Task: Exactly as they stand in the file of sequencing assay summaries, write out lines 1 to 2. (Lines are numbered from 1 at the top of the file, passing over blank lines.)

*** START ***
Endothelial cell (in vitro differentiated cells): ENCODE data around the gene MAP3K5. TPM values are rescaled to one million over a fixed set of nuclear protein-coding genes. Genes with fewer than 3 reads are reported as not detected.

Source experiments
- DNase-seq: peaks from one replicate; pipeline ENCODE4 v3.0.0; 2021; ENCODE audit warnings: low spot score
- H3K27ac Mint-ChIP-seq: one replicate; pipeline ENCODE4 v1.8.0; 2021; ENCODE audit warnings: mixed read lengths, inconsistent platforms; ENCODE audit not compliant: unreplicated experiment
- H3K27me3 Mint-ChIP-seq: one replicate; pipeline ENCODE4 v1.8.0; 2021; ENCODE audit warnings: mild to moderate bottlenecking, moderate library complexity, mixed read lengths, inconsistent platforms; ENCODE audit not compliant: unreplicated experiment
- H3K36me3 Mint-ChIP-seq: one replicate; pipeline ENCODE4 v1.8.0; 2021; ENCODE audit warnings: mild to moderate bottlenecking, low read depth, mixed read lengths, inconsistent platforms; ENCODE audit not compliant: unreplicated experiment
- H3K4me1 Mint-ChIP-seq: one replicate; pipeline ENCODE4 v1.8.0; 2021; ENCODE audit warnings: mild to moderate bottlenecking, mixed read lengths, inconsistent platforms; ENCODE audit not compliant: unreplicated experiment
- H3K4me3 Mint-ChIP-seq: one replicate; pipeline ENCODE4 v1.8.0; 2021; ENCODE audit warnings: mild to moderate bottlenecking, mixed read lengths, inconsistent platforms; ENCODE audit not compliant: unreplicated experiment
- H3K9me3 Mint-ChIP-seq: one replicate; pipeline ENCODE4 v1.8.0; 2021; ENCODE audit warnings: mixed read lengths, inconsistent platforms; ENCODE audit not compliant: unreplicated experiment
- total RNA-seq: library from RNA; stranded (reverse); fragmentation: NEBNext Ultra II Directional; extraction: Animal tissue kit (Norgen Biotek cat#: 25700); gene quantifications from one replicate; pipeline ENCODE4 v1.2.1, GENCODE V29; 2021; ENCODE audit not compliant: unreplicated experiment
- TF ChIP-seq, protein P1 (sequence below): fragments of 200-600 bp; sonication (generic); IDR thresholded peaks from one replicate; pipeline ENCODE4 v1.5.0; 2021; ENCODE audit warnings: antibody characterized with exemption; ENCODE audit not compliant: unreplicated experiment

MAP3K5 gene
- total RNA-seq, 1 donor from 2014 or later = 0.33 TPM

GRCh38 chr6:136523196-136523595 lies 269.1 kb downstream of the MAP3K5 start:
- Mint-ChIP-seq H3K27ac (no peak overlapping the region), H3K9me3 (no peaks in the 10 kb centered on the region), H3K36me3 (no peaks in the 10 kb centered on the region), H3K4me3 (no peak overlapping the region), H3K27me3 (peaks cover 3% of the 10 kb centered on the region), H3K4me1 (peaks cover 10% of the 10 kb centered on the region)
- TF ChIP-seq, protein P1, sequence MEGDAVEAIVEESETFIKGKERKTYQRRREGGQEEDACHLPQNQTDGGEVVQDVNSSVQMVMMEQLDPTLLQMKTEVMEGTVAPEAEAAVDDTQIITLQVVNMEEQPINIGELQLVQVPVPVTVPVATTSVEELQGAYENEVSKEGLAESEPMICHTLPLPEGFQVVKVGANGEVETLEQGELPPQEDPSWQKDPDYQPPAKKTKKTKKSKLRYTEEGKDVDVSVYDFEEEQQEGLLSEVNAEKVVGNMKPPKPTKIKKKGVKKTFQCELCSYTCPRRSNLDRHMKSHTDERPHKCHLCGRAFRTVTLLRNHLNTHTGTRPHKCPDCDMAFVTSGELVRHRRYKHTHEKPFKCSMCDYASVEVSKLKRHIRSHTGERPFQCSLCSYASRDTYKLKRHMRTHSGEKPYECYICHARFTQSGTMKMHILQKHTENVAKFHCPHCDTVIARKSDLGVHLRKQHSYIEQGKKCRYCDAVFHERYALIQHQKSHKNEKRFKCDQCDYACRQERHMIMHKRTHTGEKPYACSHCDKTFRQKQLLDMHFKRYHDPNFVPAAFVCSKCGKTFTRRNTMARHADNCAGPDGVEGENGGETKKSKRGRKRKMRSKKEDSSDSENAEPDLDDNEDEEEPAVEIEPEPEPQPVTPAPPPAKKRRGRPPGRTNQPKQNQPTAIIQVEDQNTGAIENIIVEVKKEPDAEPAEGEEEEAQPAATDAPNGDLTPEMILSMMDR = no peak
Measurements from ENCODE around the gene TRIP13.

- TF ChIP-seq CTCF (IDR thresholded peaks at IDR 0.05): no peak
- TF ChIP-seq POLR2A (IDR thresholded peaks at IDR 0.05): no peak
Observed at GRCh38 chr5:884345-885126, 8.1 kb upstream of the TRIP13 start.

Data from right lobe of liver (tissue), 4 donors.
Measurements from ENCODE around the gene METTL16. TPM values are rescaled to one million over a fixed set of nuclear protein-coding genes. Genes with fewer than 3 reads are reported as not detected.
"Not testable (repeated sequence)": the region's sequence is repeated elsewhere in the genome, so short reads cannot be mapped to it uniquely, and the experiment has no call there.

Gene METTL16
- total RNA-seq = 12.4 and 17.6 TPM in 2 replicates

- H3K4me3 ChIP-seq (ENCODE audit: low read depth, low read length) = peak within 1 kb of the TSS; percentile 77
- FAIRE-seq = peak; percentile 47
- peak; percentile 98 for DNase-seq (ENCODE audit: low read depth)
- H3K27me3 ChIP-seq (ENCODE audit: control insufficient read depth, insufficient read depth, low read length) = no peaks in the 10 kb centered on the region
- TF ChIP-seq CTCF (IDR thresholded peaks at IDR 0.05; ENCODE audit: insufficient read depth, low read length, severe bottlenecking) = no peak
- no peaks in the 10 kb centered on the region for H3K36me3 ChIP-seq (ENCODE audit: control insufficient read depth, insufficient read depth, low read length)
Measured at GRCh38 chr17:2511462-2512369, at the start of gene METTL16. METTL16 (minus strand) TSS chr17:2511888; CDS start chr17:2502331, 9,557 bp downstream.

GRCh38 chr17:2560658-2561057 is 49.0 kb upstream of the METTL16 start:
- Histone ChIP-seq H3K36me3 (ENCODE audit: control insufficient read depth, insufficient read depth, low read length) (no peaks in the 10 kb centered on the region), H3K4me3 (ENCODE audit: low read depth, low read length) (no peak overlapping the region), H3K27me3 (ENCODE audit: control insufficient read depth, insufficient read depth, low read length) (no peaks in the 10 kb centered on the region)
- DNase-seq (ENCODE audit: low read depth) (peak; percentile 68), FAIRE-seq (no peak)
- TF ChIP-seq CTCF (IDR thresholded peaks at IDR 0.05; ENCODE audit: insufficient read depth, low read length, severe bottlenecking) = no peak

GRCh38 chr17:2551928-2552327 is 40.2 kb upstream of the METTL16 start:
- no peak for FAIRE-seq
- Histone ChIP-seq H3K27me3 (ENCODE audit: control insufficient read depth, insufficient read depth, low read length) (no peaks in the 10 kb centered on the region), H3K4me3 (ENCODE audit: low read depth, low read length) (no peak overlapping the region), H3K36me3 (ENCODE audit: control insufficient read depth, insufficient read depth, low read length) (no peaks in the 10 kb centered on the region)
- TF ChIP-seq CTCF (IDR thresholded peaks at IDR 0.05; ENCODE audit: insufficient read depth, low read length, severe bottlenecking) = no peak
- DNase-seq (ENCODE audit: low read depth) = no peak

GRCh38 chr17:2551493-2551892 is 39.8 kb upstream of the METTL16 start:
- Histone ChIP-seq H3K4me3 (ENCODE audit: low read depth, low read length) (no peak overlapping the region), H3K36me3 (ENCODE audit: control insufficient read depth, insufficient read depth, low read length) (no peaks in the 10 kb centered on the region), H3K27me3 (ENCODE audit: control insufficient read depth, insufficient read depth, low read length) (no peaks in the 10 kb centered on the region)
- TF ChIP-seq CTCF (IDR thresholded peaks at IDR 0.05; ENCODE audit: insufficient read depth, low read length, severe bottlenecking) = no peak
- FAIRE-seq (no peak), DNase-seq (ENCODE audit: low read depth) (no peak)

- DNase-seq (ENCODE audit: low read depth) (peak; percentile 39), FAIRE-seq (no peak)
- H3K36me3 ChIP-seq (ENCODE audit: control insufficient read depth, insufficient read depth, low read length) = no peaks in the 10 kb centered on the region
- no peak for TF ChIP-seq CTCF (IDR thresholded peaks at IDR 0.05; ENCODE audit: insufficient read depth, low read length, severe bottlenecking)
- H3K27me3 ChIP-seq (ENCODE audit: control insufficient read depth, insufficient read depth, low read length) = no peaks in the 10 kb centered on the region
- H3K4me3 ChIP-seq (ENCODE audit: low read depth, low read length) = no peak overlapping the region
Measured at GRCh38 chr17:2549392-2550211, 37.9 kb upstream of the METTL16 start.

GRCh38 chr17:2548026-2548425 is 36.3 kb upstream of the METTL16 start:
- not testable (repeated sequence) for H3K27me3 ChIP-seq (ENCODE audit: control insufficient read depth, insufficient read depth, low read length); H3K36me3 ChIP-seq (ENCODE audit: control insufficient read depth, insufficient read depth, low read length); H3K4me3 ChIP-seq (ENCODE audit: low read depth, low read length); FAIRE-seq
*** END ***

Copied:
Endothelial cell (in vitro differentiated cells): ENCODE data around the gene MAP3K5. TPM values are rescaled to one million over a fixed set of nuclear protein-coding genes. Genes with fewer than 3 reads are reported as not detected.

Source experiments